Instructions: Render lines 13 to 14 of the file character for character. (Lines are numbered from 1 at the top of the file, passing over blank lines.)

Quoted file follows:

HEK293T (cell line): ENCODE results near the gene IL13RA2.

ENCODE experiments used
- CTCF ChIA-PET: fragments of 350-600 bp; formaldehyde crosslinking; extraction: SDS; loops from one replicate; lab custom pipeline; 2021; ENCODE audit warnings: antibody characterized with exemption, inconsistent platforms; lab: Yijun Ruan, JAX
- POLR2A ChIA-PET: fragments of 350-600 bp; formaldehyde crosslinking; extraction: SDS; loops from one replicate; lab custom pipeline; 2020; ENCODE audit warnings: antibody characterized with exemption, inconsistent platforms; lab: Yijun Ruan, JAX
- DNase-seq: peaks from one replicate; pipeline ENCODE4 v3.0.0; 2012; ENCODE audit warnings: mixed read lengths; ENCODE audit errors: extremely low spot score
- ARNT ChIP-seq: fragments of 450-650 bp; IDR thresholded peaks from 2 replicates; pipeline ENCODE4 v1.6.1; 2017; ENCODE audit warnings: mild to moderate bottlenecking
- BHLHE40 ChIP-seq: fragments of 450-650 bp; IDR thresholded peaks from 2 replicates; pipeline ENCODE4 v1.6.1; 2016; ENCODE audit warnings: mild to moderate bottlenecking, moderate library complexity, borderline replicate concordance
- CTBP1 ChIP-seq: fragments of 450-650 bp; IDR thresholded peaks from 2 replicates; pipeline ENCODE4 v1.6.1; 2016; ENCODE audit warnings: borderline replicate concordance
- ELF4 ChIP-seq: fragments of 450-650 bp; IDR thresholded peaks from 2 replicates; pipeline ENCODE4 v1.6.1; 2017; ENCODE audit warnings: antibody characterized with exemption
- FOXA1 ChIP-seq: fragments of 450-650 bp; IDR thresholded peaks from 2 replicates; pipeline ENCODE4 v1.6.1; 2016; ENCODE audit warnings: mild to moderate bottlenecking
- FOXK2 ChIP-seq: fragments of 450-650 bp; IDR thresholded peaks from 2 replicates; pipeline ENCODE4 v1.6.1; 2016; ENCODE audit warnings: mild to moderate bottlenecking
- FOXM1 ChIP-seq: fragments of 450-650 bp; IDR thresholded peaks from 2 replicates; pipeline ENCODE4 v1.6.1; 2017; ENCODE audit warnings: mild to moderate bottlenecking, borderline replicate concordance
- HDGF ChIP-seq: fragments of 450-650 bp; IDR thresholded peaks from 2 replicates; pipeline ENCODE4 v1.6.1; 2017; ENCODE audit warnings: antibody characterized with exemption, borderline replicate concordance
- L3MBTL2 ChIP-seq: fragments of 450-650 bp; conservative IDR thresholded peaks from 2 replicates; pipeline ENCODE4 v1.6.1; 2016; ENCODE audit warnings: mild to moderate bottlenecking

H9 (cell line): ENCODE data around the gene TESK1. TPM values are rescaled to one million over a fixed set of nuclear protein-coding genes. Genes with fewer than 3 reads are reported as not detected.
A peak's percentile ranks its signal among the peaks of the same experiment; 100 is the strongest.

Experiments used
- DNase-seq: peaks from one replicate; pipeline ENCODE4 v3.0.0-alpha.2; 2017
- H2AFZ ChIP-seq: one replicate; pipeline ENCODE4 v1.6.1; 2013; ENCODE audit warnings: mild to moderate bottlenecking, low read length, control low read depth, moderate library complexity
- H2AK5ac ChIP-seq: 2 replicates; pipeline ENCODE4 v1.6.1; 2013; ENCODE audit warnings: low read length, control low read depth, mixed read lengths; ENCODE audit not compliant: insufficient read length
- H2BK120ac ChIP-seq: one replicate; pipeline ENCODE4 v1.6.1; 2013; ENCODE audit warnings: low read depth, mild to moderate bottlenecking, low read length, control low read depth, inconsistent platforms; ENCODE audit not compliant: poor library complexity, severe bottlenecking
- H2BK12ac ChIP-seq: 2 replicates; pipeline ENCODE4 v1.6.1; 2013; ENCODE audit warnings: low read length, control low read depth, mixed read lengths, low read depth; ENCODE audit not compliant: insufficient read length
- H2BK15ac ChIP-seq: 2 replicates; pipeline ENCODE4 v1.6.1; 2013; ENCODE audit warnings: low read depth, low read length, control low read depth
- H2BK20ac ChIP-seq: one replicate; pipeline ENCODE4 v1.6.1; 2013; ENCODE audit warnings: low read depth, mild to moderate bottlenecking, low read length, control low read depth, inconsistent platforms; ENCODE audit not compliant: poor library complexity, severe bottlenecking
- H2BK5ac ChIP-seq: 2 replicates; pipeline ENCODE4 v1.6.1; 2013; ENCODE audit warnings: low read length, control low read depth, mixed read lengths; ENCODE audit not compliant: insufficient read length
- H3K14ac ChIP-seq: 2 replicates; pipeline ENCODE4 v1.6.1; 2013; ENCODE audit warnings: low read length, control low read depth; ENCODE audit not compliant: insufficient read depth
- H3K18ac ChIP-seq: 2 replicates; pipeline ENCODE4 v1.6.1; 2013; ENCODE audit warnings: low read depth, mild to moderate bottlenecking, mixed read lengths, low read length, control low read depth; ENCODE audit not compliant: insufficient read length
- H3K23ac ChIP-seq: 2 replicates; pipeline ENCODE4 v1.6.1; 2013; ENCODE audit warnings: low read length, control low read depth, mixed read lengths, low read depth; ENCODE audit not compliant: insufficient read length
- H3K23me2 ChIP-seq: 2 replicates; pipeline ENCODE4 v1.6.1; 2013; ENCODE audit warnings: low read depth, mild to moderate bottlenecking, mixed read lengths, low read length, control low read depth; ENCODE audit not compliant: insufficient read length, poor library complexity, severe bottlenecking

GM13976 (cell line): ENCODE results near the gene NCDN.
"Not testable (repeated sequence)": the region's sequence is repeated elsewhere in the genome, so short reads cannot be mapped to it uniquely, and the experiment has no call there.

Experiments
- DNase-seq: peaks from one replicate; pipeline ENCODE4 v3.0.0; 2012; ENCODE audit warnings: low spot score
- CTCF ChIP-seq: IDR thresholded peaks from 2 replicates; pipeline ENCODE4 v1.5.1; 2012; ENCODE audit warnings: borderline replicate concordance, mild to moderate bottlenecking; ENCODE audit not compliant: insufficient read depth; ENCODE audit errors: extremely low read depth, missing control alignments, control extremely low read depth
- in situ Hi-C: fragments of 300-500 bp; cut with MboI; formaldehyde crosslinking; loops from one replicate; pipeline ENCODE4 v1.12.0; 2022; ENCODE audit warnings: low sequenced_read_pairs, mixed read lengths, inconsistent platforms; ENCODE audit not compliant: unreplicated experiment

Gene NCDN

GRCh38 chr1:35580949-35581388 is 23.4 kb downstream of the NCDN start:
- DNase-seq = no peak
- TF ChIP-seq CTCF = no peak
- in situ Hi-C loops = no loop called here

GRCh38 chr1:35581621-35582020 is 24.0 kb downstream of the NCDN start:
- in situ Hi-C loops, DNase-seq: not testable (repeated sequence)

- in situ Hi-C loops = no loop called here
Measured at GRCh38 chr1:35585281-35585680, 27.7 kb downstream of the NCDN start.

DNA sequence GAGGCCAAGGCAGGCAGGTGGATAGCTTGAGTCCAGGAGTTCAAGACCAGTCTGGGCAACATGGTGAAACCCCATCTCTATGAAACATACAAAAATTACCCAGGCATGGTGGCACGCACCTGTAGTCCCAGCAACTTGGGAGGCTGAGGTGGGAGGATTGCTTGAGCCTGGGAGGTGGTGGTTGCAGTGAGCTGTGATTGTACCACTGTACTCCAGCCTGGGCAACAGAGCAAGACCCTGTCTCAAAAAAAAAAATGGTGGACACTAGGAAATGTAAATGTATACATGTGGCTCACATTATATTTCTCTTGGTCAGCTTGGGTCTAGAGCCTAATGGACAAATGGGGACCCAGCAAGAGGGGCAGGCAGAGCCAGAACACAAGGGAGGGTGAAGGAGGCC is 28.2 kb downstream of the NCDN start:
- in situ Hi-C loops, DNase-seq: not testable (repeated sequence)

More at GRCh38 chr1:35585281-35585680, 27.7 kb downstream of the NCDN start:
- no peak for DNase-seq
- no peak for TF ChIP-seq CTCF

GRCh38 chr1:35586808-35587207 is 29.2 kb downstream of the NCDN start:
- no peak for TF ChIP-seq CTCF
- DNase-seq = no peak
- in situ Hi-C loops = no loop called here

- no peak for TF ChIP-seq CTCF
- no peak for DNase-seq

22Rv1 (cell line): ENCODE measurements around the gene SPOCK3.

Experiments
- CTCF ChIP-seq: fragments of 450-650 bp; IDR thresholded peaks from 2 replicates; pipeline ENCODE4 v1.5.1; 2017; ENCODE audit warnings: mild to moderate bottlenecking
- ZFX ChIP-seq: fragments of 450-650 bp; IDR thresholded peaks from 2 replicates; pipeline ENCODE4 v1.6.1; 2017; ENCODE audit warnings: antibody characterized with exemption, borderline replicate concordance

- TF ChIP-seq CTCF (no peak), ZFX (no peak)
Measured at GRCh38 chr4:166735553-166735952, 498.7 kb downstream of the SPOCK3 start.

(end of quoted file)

- HDGF ChIP-seq: fragments of 450-650 bp; IDR thresholded peaks from 2 replicates; pipeline ENCODE4 v1.6.1; 2017; ENCODE audit warnings: antibody characterized with exemption, borderline replicate concordance
- L3MBTL2 ChIP-seq: fragments of 450-650 bp; conservative IDR thresholded peaks from 2 replicates; pipeline ENCODE4 v1.6.1; 2016; ENCODE audit warnings: mild to moderate bottlenecking